This is some machine. It's big, heavy and shiny, beautiful. Reminds you of a classic car in how it's made as opposed to the new super-autos that remind you of a high-tech sports car. I wonder if it will have the same caveats as a classic car, you car types will know what I mean, increased maintenance and tuning to keep it running right. I am kind of waiting for it to break down.
It truly overwhelms my counter and I don't have a small kitchen. I sort of regretted buying it because of it's sheer size. Hopefully I'll get over the buyers remorse (in regards to size) when I start making some phenomenal espresso.
I ordered the machine and Rocky doserless on Wednesday and it arrived on Thursday in great condition. It sat outside, on my porch. When I got it set up and warming up, an hour later parts of it were still cold. This is no complaint, it just shows how much mass this thing has. I am sure when it stabilizes in the house, it will retain heat just like the cold. Actually this morning, the grouphead was still slightly warm to the touch, I shut her down around 9:20 pm last night.
I filled it, primed it and ran a bunch of water through it and it shut off on me. I freaked, looked at the GFI, the breaker then realized that the low watercut-off was too sensitive, so I filled her up and back to life she came.
I was never happy with my Gusto and preground illy, but priorities being what they are, I endured this way for three years. I decided to do some research when it finally died so I tossed around single group mid-priced (Silvia, Venus), or smaller of the super autos (Gaggia, Saeco), or full-on E61. You see what I decided.
I guess I was under the impression that these machines are so good that you can just plug, play and start enjoying awesome coffee. I think I was wrong and I have to go through a learning curve. Also, the long warmup time is not condusive to the morning shot before running off to the office. I am afraid of letting this thing go unattended, it just looks like it can burn the house down it's so massive.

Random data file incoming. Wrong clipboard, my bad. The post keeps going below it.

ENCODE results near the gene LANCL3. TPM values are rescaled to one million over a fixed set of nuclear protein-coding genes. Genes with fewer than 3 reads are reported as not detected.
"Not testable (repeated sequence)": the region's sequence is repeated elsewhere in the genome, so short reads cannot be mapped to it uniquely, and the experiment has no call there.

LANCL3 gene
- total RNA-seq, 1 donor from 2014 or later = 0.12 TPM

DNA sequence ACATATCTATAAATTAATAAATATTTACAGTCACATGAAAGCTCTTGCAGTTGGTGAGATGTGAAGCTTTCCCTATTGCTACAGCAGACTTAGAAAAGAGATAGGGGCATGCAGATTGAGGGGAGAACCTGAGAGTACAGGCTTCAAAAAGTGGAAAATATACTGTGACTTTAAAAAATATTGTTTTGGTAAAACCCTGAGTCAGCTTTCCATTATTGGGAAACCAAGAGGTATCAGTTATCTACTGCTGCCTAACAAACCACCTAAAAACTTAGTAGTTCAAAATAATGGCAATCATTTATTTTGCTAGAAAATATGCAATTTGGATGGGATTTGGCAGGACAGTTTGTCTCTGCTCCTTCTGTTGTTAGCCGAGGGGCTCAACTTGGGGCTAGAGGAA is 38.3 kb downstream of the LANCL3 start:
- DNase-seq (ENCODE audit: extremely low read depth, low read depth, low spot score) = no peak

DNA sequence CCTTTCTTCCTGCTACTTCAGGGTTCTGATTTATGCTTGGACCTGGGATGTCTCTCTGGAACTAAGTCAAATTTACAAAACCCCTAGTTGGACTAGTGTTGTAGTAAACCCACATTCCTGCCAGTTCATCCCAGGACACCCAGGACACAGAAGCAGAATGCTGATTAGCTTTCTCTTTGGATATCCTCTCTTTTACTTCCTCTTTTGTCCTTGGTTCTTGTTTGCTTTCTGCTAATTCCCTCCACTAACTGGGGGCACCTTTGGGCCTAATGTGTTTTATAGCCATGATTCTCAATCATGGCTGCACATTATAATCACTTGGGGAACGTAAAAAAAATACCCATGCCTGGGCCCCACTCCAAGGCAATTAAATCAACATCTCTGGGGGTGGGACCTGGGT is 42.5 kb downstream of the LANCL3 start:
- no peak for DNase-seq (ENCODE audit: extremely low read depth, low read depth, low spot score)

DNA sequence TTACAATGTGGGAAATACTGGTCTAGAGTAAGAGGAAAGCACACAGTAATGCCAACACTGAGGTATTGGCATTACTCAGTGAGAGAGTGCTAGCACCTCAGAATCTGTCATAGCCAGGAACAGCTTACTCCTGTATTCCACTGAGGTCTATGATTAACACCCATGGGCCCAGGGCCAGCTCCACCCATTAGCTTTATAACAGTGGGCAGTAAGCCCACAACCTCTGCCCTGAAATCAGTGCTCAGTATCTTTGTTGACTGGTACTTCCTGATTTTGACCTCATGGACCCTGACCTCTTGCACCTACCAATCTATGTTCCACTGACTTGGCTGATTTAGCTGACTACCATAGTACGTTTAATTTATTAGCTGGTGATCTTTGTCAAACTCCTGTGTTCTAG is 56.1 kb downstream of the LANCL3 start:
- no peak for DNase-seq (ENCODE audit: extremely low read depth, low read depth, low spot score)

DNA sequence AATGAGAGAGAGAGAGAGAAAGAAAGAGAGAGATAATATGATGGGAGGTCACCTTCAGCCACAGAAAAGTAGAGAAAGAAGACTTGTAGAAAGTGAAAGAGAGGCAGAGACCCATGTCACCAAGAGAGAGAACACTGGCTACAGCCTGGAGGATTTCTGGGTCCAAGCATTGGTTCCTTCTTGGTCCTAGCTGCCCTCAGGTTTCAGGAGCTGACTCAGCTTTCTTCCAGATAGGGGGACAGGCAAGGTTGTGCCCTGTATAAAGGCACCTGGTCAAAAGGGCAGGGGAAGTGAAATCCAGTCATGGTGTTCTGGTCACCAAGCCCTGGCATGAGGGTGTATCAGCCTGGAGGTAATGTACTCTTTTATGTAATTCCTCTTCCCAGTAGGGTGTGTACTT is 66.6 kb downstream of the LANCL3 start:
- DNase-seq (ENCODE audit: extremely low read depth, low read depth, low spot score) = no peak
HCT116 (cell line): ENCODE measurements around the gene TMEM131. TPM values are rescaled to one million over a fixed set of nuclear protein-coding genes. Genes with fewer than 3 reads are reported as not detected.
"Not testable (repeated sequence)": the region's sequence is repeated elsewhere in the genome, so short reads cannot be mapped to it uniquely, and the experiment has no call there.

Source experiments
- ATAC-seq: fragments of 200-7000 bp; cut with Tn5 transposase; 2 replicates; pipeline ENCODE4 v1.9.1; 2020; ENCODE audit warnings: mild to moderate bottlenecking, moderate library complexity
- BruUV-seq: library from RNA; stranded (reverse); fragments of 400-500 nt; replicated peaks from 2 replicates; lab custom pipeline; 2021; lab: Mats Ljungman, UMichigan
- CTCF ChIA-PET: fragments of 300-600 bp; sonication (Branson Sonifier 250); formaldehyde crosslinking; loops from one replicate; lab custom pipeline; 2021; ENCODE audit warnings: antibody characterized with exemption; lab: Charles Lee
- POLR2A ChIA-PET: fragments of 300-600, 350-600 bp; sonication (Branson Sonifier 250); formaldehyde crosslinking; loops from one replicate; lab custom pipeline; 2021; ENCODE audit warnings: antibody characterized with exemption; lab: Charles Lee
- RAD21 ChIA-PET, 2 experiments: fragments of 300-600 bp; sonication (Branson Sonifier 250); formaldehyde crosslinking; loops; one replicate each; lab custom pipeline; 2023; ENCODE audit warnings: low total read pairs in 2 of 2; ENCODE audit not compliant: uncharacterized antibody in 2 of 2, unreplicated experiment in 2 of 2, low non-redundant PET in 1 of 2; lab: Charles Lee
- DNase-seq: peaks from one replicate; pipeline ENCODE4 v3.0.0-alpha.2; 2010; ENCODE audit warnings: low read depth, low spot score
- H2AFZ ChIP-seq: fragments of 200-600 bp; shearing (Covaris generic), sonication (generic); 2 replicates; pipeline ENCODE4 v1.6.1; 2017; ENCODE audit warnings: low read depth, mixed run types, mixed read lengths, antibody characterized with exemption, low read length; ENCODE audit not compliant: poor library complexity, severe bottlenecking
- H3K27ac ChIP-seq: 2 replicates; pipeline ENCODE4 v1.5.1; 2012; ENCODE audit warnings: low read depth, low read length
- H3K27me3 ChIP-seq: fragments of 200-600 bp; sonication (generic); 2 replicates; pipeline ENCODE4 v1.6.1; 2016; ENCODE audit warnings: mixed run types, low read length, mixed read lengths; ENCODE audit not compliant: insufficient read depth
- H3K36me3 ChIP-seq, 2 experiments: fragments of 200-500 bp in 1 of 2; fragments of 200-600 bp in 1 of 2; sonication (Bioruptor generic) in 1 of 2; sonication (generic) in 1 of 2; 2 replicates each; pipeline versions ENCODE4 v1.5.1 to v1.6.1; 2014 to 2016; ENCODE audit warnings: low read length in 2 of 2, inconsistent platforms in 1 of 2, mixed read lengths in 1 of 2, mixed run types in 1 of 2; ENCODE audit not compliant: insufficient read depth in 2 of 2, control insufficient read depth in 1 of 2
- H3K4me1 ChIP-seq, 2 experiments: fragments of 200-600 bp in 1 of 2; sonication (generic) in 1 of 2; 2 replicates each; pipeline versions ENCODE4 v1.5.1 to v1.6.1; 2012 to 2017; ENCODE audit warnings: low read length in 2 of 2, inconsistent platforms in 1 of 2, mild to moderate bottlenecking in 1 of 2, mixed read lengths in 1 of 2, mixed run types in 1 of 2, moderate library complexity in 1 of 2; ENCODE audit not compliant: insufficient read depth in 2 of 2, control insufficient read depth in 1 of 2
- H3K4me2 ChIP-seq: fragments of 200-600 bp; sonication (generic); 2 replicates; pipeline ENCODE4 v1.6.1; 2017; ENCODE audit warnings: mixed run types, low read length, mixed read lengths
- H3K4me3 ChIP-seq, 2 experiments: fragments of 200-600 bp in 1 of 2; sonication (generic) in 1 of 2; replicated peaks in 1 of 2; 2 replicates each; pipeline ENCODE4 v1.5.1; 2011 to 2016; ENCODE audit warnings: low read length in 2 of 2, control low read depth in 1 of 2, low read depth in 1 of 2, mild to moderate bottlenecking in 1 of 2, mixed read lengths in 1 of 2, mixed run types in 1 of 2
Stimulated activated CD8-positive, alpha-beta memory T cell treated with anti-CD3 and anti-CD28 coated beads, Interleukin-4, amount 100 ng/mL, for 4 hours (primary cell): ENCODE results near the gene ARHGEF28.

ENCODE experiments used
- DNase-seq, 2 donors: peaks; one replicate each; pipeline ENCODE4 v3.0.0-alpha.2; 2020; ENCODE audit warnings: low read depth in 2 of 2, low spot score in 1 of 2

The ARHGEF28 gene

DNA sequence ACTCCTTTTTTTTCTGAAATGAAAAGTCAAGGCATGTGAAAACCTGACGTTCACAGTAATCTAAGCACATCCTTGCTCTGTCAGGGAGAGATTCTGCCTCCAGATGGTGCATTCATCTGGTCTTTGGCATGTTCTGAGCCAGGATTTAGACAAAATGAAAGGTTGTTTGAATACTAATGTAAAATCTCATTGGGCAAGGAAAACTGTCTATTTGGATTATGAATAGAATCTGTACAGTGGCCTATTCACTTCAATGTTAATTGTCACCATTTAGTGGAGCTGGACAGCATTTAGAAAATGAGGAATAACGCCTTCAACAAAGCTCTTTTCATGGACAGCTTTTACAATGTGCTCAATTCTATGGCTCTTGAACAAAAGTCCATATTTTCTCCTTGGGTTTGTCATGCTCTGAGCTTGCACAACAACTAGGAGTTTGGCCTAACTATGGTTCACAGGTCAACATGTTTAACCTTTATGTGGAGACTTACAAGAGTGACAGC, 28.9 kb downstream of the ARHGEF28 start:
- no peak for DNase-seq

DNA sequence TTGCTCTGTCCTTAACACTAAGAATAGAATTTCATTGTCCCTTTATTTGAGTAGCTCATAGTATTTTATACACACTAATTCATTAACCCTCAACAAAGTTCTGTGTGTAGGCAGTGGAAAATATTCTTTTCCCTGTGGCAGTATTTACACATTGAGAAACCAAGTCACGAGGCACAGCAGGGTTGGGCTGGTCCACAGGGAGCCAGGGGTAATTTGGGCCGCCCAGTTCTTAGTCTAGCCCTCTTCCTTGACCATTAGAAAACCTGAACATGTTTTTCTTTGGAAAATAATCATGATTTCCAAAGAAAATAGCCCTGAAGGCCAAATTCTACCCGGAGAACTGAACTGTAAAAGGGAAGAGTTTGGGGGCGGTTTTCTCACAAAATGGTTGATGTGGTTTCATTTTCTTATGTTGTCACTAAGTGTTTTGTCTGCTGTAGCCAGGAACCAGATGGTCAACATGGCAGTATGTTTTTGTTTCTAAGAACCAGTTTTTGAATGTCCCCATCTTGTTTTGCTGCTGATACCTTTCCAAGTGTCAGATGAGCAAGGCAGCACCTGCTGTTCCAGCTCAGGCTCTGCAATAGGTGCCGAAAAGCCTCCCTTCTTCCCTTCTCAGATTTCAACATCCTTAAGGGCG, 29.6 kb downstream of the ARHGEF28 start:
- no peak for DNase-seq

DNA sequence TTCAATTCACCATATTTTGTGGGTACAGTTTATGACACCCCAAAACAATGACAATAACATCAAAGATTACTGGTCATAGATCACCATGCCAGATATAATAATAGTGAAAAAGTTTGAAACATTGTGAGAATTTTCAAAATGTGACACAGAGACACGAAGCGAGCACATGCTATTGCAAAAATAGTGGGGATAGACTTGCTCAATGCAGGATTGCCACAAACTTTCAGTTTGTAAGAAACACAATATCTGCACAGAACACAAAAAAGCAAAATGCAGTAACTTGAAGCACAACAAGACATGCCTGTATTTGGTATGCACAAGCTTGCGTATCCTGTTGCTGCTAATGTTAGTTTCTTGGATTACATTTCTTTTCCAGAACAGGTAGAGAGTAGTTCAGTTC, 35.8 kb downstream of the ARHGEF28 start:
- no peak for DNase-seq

To compare apples to apples, I made a couple of shots with said preground coffee, the shots were not much better than my cheap gusto, the crema was nicer though. It must have needed more heat up time or maybe it's true that the coffee/grinder will get more results than the machine itself.
I also bought a rocky doserless at the same time and will grind some fresh beans this weekend. I am sure with good beans, alot of practice, tweaking and a decent warm up this thing will rule. The battle in my head now is do I want to tweak, fiddle, etc for the lon term or do I wantto just push a button and go. Of you see an Amica on Ebay in a couple of months, you'll know for sure.
The bottom line is, think really hard about how much you love this hobby before jumping in at this level. In hindsight I may have done something different. It is easy to get taken by all the commentary, tweaking, testing, etc when in the end, what you want is a decent shot of espresso.
Anyone who is debating over it's size, it will look bigger on the counter than you imagine, even though you made all the measurements.
With my schedule being what it is, a super-auto may have been the right match for me. This is no bash against the machine just a commentary regarding the match between me and the machine.
With such a fancy beast in the house, I really need to hone my skills and produce some amazing shots, or I'd be laughed out of town (OK so I am exaggerating here).